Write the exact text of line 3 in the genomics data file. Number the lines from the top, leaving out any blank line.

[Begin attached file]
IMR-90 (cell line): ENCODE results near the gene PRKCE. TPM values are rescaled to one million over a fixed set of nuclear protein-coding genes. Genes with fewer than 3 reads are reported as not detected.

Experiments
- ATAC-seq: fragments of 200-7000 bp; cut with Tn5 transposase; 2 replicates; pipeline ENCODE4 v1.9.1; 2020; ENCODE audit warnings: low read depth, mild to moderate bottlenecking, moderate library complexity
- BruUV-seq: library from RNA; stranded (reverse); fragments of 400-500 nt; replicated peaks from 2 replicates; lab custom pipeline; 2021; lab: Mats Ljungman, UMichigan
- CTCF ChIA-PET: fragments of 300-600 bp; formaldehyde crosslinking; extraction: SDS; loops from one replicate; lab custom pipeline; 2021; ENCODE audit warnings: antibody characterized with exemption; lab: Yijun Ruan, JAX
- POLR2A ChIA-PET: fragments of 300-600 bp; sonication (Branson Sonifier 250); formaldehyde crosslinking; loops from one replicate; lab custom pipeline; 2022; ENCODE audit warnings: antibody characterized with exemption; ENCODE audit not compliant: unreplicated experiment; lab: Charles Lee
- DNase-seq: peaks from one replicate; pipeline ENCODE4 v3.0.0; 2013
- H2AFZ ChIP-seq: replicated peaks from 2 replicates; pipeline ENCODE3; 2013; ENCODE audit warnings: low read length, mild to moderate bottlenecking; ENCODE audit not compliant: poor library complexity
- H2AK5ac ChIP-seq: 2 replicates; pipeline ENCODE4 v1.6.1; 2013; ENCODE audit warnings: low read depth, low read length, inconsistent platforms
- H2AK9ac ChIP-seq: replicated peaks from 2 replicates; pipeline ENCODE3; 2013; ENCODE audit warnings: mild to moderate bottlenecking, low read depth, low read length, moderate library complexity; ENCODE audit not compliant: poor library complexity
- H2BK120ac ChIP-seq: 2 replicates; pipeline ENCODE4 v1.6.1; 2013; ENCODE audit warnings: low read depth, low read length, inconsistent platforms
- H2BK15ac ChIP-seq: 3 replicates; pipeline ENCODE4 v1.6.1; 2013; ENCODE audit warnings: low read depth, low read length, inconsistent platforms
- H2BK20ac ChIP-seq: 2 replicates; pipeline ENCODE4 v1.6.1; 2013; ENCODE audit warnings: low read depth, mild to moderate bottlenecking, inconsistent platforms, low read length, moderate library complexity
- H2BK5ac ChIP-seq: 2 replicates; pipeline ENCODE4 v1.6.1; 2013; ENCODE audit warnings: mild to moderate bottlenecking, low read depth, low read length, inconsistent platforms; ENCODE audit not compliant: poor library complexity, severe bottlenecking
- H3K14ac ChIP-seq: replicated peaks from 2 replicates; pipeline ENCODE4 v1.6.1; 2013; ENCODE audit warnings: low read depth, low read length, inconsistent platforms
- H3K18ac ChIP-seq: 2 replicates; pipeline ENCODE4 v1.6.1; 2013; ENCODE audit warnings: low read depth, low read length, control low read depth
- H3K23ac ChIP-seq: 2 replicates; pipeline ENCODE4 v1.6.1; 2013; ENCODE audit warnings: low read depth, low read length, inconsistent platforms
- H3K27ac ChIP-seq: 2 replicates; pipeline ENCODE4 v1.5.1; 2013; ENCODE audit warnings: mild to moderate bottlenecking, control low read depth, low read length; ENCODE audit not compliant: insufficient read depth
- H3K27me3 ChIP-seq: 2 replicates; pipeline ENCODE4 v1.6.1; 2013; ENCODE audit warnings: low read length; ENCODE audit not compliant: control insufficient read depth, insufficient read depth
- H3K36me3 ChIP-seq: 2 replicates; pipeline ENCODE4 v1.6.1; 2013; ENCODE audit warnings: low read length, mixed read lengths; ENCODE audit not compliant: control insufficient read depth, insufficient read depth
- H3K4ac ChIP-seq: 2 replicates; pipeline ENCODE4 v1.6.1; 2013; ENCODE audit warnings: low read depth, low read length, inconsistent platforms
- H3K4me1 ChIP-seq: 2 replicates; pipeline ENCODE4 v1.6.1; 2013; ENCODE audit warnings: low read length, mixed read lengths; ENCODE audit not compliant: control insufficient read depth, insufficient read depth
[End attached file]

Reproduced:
- ATAC-seq: fragments of 200-7000 bp; cut with Tn5 transposase; 2 replicates; pipeline ENCODE4 v1.9.1; 2020; ENCODE audit warnings: low read depth, mild to moderate bottlenecking, moderate library complexity